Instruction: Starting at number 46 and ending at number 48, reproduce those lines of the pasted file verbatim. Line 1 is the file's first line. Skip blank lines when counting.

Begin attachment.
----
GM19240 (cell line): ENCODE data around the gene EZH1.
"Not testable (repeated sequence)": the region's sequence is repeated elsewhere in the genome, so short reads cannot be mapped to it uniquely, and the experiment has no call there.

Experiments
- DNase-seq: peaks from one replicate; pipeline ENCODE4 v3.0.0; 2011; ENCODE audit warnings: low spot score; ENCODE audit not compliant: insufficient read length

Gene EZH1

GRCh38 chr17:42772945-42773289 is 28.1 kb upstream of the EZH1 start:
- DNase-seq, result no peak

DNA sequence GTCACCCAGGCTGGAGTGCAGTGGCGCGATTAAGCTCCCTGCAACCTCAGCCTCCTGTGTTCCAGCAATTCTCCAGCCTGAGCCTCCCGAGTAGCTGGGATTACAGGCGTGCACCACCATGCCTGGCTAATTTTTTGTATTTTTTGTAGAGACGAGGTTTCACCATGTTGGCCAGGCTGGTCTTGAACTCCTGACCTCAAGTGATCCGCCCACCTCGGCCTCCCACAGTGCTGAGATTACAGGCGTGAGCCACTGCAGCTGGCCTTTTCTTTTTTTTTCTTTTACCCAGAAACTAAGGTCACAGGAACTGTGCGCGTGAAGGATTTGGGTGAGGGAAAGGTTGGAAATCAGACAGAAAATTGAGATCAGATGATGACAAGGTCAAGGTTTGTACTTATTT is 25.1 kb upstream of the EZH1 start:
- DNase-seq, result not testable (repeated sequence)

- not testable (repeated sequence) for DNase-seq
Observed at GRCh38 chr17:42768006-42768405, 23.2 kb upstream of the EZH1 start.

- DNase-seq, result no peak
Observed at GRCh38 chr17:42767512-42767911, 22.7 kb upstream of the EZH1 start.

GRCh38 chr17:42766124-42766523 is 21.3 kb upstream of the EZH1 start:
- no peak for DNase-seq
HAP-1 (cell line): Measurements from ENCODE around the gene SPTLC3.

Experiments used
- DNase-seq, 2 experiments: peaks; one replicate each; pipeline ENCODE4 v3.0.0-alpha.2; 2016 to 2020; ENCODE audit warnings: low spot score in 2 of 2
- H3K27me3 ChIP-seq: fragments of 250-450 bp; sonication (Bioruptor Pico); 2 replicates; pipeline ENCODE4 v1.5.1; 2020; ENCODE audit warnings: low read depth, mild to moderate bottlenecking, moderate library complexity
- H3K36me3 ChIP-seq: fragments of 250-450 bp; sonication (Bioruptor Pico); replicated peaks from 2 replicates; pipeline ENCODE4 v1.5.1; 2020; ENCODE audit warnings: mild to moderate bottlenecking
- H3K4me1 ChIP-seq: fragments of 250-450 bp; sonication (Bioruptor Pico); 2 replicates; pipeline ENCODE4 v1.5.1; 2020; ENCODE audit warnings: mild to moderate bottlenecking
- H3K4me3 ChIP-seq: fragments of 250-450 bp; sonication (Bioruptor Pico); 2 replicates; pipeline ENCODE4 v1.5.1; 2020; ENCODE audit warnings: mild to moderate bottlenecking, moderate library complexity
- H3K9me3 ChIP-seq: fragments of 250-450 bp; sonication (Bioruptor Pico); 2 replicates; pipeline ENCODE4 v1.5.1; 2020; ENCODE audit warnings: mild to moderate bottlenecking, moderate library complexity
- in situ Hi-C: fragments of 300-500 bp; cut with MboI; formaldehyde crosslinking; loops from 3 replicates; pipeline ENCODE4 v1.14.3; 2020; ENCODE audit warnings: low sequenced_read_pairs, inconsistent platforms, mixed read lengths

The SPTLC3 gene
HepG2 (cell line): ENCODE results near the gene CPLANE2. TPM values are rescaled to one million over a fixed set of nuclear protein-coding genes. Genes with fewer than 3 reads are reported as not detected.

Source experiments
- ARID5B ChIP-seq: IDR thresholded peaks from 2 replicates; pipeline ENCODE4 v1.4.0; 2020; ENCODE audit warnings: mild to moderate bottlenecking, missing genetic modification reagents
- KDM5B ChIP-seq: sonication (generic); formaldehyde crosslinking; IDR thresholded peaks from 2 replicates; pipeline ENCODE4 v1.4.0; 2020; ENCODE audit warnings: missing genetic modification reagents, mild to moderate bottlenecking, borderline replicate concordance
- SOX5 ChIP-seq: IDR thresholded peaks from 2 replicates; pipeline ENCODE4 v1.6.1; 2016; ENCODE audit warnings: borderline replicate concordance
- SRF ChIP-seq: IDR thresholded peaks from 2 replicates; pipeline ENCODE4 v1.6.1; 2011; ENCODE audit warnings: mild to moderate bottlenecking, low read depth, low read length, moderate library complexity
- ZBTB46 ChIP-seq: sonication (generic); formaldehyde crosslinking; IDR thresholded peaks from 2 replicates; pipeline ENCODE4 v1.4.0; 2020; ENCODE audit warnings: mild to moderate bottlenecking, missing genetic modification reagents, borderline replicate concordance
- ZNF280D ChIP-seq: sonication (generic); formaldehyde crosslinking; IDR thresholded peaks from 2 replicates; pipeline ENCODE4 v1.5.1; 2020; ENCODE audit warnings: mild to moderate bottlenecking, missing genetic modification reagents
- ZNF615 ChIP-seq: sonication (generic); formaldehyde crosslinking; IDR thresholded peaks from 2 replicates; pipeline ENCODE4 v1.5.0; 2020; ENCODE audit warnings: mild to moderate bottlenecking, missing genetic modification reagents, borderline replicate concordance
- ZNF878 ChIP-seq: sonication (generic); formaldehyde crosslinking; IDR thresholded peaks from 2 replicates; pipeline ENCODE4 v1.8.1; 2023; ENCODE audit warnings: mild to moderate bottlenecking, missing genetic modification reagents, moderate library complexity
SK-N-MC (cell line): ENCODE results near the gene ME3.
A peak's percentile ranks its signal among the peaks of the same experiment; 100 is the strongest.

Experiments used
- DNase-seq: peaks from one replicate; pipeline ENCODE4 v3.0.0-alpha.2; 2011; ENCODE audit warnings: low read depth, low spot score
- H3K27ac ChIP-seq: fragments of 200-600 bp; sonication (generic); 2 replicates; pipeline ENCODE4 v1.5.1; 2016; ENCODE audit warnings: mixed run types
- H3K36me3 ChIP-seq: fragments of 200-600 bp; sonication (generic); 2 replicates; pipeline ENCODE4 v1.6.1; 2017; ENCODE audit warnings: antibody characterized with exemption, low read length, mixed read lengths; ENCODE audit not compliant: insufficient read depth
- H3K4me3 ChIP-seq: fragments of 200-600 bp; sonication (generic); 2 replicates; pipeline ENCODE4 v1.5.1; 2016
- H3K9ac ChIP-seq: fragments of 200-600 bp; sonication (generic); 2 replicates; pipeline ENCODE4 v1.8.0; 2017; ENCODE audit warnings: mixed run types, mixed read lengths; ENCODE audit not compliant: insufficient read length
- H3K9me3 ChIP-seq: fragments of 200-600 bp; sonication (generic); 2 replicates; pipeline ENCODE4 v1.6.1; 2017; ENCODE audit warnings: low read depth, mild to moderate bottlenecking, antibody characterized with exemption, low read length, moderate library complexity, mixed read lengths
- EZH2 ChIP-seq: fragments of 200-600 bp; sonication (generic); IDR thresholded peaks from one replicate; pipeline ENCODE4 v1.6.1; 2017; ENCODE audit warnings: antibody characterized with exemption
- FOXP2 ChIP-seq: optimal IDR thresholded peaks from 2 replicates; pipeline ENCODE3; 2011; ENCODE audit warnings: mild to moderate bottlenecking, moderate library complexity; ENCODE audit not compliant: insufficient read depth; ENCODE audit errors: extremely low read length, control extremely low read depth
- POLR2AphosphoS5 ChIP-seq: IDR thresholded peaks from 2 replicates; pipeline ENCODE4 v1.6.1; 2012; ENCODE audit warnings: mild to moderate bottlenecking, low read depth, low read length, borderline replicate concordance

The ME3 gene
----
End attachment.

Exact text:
- FOXP2 ChIP-seq: optimal IDR thresholded peaks from 2 replicates; pipeline ENCODE3; 2011; ENCODE audit warnings: mild to moderate bottlenecking, moderate library complexity; ENCODE audit not compliant: insufficient read depth; ENCODE audit errors: extremely low read length, control extremely low read depth
- POLR2AphosphoS5 ChIP-seq: IDR thresholded peaks from 2 replicates; pipeline ENCODE4 v1.6.1; 2012; ENCODE audit warnings: mild to moderate bottlenecking, low read depth, low read length, borderline replicate concordance

The ME3 gene